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Quality Assurance in Translations Shouldn’t Start With Translators

Numerous language service providers or LSP offer their translation services with high quality, which is, in effect, a successful converting of a source language text into the target language text. The final linguistic outcome is read by the target audience and decided if it meets their standards. So, what is considered “high quality translation”?

Quality in translation

Even though a standard definition regarding what a high quality translation is cannot be given, according to many linguists’ opinion, it is the one that meets or, if possible, exceeds the expectations of the target audience. Of course, the client’s opinion is what probably matters the most, however it doesn’t mean that all translation that meets a client needs is a high quality content.

For example, some translation tasks being simple, do not require an expert knowledge. In fact, a machine translation can complete it, then a linguist can check and edit the text upon its completion. As a matter of fact, this translation will not be regarded as a high quality one, although it meets the client’s expectation. Since it is difficult to measure linguistic quality, there is a process that ensures quality assurance in translation, which is being followed by Language Service Providers.

Steps of the quality assurance process

1. A translator is assigned

As soon as the client provides a list of requirements for a project, a translator is being assigned to the project. The assigned translator must meet two requirements. The first one is to be a native speaker of the target language of the project, and the second one is to have an experience in the same field of expertise that matches the project. Depending on the amount of the translation tasks, multiple translators can be assigned certain parts of the project.

2. The editor fine combs the translated text

Sending the translated text to an editor is the next important step to ensure quality assurance in translation. An experienced editor, who is, in fact, a highly experienced translator with knowledge of the subject matter, is entitled to check every single detail to find errors, common mistakes, and grammatical inconsistencies. Not only that, the editor will also make sure that the meaning of the source text comes across in the converted text. This step being done, the text is either sent to the desktop publishing or the multimedia team.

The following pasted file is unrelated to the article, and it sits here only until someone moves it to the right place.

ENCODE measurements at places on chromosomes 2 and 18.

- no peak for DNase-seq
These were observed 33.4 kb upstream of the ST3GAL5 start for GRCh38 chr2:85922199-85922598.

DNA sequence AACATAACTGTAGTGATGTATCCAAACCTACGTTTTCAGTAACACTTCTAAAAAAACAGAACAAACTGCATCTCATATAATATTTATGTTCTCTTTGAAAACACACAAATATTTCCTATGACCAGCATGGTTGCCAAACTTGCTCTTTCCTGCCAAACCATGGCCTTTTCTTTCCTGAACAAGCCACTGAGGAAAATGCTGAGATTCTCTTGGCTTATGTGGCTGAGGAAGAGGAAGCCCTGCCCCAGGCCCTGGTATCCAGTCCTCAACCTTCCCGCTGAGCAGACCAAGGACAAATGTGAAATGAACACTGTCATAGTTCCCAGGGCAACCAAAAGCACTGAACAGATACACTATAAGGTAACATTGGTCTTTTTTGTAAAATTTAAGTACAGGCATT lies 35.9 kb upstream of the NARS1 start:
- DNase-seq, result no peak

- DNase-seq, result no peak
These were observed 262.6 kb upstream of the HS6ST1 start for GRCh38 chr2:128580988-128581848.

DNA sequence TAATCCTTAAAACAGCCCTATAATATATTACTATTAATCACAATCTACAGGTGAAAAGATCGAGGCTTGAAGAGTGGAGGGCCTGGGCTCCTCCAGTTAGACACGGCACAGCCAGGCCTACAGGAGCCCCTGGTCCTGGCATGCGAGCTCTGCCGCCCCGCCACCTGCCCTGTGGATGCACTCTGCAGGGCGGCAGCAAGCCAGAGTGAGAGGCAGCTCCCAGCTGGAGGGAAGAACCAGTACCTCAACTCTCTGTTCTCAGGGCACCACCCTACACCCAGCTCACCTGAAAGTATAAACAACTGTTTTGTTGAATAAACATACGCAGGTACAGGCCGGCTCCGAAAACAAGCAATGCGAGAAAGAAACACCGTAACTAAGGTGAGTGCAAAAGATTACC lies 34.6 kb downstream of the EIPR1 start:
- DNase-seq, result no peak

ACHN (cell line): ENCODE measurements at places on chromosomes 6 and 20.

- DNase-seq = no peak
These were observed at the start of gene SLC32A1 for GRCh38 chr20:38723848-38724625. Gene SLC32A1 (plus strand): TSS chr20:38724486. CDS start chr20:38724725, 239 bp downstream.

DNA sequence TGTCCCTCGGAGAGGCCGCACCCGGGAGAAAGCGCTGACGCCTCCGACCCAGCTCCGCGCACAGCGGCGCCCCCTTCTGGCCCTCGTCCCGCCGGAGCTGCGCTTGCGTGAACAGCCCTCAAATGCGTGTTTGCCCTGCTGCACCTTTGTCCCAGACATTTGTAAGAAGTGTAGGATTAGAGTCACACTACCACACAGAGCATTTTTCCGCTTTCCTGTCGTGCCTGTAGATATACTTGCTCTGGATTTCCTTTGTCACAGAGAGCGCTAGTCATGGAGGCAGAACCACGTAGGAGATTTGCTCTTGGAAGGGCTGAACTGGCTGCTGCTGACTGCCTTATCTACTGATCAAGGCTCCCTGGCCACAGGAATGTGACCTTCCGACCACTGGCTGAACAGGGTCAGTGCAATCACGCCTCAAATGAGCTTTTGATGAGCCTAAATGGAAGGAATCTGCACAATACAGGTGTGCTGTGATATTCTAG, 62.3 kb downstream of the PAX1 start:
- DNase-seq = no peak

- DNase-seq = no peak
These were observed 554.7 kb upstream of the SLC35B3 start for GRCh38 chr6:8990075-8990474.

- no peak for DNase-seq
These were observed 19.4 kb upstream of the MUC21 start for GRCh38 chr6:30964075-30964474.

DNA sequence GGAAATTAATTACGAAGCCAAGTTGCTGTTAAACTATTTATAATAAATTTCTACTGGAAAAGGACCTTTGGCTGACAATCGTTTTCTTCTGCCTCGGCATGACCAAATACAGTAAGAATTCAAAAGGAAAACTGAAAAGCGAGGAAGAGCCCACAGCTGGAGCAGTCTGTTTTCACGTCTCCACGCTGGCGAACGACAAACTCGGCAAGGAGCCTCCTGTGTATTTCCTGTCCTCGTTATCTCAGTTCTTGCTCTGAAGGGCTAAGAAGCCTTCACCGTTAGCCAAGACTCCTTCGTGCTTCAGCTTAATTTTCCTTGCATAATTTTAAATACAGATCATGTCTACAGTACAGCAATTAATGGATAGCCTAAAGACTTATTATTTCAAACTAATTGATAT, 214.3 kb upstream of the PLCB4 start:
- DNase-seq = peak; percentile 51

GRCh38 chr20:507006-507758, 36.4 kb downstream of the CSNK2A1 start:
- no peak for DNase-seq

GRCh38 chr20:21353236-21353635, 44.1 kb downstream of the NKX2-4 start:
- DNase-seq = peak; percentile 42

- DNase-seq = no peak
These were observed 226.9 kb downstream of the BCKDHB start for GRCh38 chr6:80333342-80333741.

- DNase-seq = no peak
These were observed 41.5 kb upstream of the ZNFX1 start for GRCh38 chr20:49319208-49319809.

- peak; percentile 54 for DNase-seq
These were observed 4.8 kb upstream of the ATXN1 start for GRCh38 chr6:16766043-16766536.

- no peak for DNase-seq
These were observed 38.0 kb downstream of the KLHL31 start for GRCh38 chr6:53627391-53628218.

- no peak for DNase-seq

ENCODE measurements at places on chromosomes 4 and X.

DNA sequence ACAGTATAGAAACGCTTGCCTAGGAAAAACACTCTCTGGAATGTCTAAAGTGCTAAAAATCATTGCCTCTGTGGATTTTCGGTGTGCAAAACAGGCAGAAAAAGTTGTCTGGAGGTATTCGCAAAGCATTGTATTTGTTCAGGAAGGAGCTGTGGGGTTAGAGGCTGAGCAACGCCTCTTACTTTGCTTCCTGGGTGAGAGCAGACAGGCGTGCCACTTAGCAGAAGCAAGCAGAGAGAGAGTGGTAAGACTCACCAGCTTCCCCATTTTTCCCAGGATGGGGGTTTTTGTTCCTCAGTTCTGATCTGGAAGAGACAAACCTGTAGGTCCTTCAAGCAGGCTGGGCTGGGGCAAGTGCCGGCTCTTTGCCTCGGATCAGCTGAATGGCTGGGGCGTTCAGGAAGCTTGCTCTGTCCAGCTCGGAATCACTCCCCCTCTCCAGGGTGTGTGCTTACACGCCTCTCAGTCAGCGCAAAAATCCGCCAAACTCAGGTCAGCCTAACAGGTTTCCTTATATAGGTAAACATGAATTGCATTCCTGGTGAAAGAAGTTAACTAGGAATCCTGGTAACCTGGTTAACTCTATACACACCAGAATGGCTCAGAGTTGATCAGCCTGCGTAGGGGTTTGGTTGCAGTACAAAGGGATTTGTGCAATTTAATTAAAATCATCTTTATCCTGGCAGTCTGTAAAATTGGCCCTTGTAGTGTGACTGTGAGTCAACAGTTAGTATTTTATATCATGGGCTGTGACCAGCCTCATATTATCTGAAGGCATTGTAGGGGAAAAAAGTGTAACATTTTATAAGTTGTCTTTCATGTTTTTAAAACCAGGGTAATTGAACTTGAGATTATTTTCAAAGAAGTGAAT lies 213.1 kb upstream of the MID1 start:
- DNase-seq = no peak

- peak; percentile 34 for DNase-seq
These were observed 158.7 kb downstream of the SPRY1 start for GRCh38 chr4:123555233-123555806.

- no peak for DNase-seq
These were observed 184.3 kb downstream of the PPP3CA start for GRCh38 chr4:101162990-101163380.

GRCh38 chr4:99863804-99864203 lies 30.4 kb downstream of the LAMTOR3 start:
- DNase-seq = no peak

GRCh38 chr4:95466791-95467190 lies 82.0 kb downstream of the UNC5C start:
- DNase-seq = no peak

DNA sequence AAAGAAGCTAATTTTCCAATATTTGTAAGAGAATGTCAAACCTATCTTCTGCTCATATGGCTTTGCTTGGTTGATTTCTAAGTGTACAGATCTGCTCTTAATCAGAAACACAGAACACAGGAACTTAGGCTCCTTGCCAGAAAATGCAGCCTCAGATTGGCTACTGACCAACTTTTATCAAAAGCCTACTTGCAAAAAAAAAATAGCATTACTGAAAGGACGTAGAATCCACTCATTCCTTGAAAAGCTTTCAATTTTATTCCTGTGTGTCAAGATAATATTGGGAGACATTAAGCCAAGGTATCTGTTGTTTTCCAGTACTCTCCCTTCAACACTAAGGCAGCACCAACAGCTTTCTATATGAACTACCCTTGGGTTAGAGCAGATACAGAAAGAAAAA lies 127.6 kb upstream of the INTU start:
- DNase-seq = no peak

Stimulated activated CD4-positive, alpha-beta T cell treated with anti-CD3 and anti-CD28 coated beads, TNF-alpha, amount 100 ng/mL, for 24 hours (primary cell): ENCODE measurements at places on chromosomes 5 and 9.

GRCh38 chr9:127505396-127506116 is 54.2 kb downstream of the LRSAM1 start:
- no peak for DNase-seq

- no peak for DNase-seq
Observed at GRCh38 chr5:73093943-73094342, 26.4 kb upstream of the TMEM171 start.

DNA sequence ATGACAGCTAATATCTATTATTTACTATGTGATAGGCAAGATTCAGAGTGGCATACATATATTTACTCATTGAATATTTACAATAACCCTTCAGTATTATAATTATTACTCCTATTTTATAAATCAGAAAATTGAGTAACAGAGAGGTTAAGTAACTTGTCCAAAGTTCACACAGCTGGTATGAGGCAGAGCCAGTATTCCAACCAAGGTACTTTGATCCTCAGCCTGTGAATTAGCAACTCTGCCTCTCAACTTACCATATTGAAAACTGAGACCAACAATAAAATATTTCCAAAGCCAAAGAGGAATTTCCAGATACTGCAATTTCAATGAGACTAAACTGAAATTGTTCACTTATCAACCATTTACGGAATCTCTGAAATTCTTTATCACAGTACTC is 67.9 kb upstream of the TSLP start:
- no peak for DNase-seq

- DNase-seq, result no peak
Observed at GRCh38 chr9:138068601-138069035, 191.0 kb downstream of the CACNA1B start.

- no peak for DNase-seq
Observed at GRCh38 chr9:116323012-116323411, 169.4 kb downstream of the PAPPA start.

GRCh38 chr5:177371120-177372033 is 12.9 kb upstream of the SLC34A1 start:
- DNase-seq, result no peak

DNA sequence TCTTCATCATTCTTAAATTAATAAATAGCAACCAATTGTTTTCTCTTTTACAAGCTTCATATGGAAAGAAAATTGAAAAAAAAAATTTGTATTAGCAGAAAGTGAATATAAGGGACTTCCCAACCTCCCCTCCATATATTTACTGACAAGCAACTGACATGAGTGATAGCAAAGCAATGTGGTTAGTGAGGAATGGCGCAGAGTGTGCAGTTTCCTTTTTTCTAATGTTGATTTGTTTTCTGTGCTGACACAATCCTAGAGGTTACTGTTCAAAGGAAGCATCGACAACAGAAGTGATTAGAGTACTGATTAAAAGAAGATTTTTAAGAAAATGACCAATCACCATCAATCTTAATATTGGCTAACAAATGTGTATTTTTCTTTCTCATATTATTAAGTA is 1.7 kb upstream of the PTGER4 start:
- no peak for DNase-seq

3. The desktop publishing or the multimedia team puts translated text in a format

In the next step, the text is sent to the desktop publishing team or the multimedia team. In case the client wants the translated text on a website, the desktop publishing team would be employed. But, if the client wants the text to be prepared for subtitling and screen adaptation, it will directly go to the multimedia team. In order to fit the translated text into a format, the experts in the team must factor in text expansions and retraction occurring during the translation process.

4. A proofreader checks the final document

To ensure nothing is missing, a final check is done and the project manager is instantly notified should there be any inconsistencies so he can maintain quality assurance in translation.

5. The project manager delivers the translated project to the client

The last step in translation task checking is upon the project manager who the person who supervises the whole project. Since the project manager is responsible for the final output, the person on this position has to review the final outcome and send it to the client afterwards.

6. The client reviews the translated text

Upon reception of the translated project, the client reviews the assignment and provides a feedback asking for improvements if necessary.

Translation Quality Enablement

With cost reductions and all the translation quality checks, a question of how to enable translators a better working environment is being raised?

 Style Guides & Glossaries

To avoid such an unwanted ambiguity within the translation process, and correcting misinterpretations accordingly, the best way to approach this issue is to provide translators with appropriate glossaries and style guides.

A glossary is a unit of the unique terms and preferred phrases which are routinely included in the company’s vocabulary. Separate entries in this list of brand names, service features, and relevant acronyms must be defined, translated, and associated with a part of speech. To illustrate why this is so significant, we can take any word in the English language which corresponds to nominalization. Furthermore, this is a linguistic phenomenon when both a verb and a noun have the same from, without any inflection. When this occurs, how is one to know whether the client favors the verb or the noun? It can largely influence the final form of the translation that is going to be delivered to the purchaser.